To tell the true story really, as I said, in Norway I had very bad grades and in Norway the grades were such that one zero is the best you can get, six zero is the worst you can get and four zero you’re just about failing, like a D in the United States. I got four zero in mathematics and four zero in physics. When I got down to General Electric, I was interviewed and the guy says: Oh, I see you have good grades, four zero in mathematics and four zero in physics, so you must be pretty good, because of course four zero is the best you can get in the United States. I’m normally an honest person, but I have to admit that I just mumbled something at that particular point. I didn’t think that was the right time to explain to him what the difference in grade meant.

That was a way of really being entrepreneurial, wasn’t it?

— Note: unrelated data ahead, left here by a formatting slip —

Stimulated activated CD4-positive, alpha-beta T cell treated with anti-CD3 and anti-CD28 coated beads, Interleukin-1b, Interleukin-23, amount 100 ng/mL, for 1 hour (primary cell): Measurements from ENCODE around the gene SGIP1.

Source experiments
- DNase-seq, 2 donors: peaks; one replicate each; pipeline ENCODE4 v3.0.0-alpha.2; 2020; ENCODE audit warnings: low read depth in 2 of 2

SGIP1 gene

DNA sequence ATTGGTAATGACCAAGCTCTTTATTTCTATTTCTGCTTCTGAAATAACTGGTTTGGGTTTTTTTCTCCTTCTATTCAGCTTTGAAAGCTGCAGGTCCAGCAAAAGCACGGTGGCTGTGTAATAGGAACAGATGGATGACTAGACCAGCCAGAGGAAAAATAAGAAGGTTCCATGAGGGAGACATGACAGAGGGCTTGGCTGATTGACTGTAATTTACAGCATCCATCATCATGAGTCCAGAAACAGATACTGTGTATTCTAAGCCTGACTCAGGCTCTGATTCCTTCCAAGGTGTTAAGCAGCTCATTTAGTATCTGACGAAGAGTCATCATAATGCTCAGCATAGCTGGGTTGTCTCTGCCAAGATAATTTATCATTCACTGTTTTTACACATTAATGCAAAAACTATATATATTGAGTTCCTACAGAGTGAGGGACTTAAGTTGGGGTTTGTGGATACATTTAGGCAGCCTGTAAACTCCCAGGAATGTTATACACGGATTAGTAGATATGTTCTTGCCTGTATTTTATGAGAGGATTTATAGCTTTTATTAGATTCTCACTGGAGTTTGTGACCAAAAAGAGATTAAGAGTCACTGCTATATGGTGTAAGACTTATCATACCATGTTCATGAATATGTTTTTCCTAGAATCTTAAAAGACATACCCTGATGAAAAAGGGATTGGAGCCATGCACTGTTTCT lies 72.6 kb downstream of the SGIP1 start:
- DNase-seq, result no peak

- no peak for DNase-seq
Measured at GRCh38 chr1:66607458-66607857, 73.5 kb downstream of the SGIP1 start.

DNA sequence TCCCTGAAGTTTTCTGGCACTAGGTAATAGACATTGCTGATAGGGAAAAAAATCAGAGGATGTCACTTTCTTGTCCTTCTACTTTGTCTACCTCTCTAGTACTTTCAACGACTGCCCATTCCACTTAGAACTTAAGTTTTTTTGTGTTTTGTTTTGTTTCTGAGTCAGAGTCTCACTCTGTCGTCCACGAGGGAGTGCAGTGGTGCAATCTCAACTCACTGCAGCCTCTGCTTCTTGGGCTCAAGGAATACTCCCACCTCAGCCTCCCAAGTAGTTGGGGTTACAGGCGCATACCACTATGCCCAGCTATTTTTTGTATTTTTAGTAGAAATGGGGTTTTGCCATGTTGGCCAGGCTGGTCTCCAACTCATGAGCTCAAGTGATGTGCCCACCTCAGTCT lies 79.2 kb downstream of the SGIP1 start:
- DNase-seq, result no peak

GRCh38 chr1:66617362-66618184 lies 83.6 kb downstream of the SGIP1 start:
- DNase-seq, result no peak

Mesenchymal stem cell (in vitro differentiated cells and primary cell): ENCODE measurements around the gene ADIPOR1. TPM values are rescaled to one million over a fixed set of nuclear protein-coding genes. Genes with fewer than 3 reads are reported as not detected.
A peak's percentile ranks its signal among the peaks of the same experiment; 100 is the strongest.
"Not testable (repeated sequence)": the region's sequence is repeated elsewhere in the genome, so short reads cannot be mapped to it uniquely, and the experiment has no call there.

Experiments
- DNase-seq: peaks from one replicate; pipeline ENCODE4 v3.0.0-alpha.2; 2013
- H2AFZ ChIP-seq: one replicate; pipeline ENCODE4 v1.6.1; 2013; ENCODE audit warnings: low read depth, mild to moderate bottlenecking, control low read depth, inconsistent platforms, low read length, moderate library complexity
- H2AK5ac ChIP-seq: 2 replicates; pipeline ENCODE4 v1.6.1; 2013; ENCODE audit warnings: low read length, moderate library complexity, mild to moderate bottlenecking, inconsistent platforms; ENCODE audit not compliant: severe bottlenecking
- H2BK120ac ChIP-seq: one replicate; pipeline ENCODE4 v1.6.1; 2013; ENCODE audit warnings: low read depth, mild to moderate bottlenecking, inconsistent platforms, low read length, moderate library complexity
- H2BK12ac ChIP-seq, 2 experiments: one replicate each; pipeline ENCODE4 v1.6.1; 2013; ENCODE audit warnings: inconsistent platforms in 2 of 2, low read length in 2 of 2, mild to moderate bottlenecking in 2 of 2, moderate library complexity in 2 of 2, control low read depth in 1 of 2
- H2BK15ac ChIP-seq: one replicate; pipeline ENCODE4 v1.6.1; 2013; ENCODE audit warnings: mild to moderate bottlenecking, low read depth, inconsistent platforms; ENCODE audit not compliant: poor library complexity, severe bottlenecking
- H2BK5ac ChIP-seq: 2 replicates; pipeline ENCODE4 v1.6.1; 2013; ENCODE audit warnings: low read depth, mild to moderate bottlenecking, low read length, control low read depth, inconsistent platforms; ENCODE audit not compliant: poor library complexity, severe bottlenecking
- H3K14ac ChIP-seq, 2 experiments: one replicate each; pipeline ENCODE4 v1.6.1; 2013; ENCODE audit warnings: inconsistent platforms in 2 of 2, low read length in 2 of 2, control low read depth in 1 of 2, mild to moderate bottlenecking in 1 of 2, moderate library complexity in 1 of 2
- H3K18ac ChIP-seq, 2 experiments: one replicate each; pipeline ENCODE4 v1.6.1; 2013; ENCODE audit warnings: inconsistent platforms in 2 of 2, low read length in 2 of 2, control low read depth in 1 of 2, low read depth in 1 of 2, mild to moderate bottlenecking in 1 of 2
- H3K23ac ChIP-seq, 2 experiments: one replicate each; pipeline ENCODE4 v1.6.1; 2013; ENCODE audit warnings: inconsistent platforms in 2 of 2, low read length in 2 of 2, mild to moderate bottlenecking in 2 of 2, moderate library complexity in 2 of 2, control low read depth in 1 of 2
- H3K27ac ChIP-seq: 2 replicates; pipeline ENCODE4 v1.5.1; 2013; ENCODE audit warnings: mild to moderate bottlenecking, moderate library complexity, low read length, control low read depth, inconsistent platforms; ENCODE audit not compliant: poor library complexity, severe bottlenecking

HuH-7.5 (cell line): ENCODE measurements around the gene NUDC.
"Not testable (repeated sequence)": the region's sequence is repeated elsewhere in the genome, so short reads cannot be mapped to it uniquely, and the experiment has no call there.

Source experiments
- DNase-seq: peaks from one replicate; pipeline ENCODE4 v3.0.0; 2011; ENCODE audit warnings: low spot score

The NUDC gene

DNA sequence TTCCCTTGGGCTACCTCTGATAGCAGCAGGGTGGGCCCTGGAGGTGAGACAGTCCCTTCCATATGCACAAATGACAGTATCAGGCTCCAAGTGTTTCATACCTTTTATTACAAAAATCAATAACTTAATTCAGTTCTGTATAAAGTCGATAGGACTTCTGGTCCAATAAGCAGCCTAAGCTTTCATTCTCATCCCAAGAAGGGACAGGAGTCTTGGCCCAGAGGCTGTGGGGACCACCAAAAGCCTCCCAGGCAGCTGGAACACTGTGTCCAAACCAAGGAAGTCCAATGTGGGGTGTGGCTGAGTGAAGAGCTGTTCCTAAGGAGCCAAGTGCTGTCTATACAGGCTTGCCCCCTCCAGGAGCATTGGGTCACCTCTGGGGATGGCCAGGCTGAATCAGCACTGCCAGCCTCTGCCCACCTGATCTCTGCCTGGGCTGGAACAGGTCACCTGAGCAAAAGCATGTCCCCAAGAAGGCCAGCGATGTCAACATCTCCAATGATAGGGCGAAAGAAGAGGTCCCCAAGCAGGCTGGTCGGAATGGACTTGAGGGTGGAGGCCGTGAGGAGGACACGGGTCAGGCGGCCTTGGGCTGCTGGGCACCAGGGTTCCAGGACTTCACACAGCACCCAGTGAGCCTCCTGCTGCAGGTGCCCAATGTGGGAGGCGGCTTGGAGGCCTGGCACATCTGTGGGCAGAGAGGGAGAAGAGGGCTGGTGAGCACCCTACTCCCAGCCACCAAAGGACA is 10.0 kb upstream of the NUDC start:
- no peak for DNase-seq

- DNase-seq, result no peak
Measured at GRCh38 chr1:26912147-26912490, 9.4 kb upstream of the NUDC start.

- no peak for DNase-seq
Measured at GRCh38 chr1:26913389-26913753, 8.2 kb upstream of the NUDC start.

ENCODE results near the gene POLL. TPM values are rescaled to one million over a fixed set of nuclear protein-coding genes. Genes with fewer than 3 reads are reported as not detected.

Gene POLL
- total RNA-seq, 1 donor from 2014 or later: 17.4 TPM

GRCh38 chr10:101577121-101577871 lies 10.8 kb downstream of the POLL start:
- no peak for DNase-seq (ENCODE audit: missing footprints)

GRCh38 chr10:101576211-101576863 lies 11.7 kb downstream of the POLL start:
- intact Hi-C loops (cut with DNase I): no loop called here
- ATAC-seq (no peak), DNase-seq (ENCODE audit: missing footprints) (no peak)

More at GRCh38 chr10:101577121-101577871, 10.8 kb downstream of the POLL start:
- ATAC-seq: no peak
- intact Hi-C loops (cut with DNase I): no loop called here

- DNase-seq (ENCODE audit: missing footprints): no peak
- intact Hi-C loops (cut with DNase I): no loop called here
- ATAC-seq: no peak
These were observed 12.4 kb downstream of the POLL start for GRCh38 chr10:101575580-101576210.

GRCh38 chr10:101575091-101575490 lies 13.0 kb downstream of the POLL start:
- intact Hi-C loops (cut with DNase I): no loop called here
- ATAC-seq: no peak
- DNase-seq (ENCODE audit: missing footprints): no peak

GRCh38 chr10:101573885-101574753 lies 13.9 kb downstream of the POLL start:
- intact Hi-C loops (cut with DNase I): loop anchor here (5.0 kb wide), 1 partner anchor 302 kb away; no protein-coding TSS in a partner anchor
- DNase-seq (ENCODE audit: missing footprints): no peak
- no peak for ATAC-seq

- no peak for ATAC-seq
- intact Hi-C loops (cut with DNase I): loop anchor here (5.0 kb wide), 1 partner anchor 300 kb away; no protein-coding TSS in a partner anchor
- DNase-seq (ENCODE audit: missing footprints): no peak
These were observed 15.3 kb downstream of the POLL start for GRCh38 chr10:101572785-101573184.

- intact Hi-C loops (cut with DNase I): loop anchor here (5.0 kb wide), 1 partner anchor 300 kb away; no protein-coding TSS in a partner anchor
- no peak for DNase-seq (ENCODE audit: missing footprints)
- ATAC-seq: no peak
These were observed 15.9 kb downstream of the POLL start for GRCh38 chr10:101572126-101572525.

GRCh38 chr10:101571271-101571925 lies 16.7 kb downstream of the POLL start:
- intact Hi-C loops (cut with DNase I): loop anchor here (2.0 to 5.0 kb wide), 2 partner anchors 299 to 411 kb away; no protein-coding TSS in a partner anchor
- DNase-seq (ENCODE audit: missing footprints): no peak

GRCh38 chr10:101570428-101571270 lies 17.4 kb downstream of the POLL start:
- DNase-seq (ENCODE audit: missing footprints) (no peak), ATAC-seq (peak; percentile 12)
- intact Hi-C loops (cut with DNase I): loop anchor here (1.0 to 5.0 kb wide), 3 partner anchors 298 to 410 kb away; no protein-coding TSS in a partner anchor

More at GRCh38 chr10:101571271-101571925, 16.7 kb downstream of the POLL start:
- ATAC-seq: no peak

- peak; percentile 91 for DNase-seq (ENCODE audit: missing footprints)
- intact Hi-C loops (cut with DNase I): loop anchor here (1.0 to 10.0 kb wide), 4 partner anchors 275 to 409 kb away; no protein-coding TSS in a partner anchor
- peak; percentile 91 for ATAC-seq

Ivar Giaever: No, I don’t really like to lie and I really didn’t lie, but I mumbled something.

You stayed on at General Electric didn’t you? I mean what kind of an environment was it?

Ivar Giaever: It was wonderful when I came because General Electric had this what they call the test program and they hired engineers and you could work with different people for maybe an assignment for three to six months at the time. I worked, I came down to Connecticut in New York. I looked at all the people who were there and I picked up the most famous people. And the people said: Oh no, you shouldn’t do that because these people are very difficult to work for. But I stuck to that, and I wanted to work for these famous people and that paid off very generously for me.